There’s a downside to automation. Worldwide, we estimate that 800 million people work in sectors where advances in technology place a significant share of jobs at risk. At a country level, the Gulf Cooperation Council, the Czech Republic, Slovakia and Japan are most exposed to disruption from automation.

  • Jobs that can be broken down into simple, routine tasks are easier to replace with machines than roles that require complex thinking, judgment or human interaction.
  • This has been happening for decades, but the trend looks set to accelerate with advances in artificial intelligence, robotics and other technologies. We estimate that a quarter of jobs worldwide are in sectors with high exposure to being automated.
  • Countries most exposed are the ones that have a large segment of their workforce in clerical support work (Japan), plant operations (the Czech Republic and Slovakia) or rely on cheap labor instead of machines to do routine tasks (the Gulf).

Who Is Most Exposed to Automation?

Source: Bloomberg Economics, International Labour Organization, World Bank

Automating Routines

Economists initially thought that machines tended to replace low-skilled jobs, but the thinking has evolved. Research by Maarten Goos, Alan Manning and Anna Salomons shows that automation tends to replace routine jobs — ones that can be broken down into simple, mechanical steps.

Occupations such as office clerks, machine operators and craft workers are more routine and prone to automation than livestock farmers, chief executives and (we’re hoping) economists.

Routine jobs are not related to the skill level. Instead, they tend to fall in the middle of the income distribution, as Goos, Manning and Salomons show. Automation can therefore create job polarization — the disappearance of the mid-earning roles — and higher income inequality.

How Many Jobs Are at Risk?

To estimate which countries are at risk from automation, we combine two elements:

  • How routine each of the nine major ISCO employment categories are, using the work of Mitali Das and Benjamin Hilgenstock.
  • The share of the workforce in every employment category using the International Labour Organization’s database for 176 countries.

For each country, we calculate the share of the workforce in the three most routine categories. A higher share means a higher exposure to automation. Our main results are:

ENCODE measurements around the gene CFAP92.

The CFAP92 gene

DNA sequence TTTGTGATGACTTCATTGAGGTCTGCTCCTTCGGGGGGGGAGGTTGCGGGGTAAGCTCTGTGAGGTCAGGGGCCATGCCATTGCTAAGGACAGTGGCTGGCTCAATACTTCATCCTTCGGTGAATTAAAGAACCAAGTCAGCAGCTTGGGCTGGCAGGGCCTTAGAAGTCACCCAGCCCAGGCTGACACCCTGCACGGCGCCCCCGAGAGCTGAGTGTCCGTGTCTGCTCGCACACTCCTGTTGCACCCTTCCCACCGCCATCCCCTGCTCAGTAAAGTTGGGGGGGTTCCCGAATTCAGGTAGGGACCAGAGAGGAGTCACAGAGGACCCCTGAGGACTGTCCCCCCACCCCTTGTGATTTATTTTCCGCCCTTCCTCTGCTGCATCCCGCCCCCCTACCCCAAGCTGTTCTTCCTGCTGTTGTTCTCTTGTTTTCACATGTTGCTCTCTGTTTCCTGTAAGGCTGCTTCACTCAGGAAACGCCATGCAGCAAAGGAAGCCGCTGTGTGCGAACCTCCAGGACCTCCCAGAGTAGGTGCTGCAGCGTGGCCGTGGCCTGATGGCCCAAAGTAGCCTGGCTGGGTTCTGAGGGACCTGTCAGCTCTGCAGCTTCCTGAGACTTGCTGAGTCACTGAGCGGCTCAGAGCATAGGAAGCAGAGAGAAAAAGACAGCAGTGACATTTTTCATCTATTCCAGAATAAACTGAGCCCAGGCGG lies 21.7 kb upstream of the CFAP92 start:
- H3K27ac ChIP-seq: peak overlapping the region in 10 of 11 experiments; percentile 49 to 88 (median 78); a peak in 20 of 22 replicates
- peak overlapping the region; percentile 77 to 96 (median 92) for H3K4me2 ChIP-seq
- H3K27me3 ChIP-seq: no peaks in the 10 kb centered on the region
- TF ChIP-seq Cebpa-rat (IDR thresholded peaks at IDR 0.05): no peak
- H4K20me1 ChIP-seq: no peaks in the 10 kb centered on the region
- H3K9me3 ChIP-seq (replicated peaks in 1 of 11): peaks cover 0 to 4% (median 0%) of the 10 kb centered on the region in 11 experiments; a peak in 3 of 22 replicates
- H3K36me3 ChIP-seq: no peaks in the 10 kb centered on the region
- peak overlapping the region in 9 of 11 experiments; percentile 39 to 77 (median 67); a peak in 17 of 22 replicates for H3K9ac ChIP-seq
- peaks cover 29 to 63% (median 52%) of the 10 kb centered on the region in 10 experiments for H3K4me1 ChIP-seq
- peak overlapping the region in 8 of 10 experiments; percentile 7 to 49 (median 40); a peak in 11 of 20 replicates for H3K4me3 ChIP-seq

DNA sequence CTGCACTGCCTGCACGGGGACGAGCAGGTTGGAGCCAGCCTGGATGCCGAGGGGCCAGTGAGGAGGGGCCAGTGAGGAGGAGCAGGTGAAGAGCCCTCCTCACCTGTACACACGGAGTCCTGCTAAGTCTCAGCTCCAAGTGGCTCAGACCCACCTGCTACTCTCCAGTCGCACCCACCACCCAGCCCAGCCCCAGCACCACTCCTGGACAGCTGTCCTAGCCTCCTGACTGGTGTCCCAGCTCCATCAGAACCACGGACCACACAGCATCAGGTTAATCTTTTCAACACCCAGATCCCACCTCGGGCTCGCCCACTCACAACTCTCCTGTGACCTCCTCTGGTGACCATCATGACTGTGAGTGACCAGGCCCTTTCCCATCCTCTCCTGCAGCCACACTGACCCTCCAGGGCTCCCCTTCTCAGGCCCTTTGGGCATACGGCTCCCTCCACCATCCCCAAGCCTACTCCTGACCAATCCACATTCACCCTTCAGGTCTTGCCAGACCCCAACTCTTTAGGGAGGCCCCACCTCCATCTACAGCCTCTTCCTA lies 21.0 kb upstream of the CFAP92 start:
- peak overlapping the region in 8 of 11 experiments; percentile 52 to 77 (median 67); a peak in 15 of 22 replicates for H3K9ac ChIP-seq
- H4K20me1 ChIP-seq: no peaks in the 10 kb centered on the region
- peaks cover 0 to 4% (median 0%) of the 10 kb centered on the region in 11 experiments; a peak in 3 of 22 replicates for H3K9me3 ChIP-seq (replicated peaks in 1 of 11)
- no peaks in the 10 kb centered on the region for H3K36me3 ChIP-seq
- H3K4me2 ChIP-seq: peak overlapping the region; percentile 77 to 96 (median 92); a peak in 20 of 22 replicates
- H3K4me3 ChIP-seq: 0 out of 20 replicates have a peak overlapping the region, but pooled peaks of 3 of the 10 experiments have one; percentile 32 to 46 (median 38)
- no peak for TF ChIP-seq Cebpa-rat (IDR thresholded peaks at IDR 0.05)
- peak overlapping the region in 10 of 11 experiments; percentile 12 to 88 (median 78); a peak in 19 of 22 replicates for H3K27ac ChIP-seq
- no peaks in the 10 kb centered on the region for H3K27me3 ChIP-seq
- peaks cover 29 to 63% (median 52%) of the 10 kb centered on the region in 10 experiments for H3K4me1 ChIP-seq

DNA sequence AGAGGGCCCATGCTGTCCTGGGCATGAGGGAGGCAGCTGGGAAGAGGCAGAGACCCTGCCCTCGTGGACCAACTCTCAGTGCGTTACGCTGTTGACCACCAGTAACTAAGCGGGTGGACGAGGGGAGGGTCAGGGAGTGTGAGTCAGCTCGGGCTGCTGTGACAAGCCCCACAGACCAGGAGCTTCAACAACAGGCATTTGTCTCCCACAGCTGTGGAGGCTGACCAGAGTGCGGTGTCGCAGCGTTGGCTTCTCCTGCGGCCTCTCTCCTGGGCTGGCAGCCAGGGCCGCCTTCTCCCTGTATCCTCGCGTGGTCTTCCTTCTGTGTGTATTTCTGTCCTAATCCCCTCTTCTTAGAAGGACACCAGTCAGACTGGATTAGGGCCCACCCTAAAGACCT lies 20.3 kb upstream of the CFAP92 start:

• Nearly a quarter of the world’s jobs are in sectors with high exposure to replacement from automation. As a high-end estimate, this puts 800 million jobs at risk globally. Automation won’t annihilate these occupations completely but could threaten many of them.
  • The Czech Republic, Slovakia and Japan are among high-income economies are most at risk — the share of routine jobs is almost 40% of the workforce. Qatar, Kuwait and Saudi Arabia also feature high up the list given their reliance on cheap foreign labor to do routine tasks.
  • Luxembourg, Iceland and Denmark are among the least exposed — the share of routine jobs is less than a fifth of the workforce. Many countries in Sub-Saharan Africa also face low risk as the bulk of the workers are in elementary occupations that aren’t very prone to automation.
  • For low-income countries, the fact that existing low-skill jobs are not exposed to automation could be cold comfort. With many factory jobs set to be automated, the path to move up the development ladder from agriculture to manufacturing may be blocked.

Our results have limits. For example, the degree of “routinization” varies within each employment category, as Das and Hilgenstock show. In Japan, for example, a high share of employment in clerical support may reflect a tendency of young workers to rotate through diverse roles within a given firm before becoming managers — and not all of those jobs are easy to automate.

But in the absence of a finer split of the distribution of employment in each country, our estimates serve as a useful proxy for exposure across countries.

Rage Against the Machine?

Some of the countries with the most to lose from routinization are among the most innovative. If the costs aren’t managed — with training and compensation for displaced workers — social stresses could slow the pace of technological change. For the economy, this poses risks similar to the backlash against globalization.

That said, a handful of countries with the highest exposure to routinization — Japan, the Czech Republic and Slovakia — also have rapidly aging populations. With the right policy mix, more robots could be exactly what’s needed to offset demographic headwinds.